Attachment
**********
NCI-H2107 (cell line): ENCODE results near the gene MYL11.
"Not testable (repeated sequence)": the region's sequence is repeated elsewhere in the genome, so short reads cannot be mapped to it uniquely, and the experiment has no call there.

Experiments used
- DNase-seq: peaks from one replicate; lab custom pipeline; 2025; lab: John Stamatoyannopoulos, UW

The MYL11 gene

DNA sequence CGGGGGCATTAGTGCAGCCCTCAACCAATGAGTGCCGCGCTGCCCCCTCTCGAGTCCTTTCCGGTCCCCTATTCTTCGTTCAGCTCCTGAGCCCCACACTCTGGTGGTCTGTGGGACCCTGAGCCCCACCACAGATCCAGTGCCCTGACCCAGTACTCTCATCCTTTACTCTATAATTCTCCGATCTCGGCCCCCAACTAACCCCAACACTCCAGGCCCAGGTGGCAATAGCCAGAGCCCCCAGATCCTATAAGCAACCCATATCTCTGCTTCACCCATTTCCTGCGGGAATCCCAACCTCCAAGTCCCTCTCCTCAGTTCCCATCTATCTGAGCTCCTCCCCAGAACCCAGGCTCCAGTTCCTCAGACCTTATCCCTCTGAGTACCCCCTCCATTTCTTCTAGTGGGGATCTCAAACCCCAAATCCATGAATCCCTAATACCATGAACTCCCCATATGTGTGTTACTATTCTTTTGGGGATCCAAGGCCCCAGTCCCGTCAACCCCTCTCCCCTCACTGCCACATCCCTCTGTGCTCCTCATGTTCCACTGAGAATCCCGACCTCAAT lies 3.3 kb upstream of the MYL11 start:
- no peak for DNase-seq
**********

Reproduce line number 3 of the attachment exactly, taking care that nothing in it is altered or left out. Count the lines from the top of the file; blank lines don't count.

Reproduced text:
Experiments used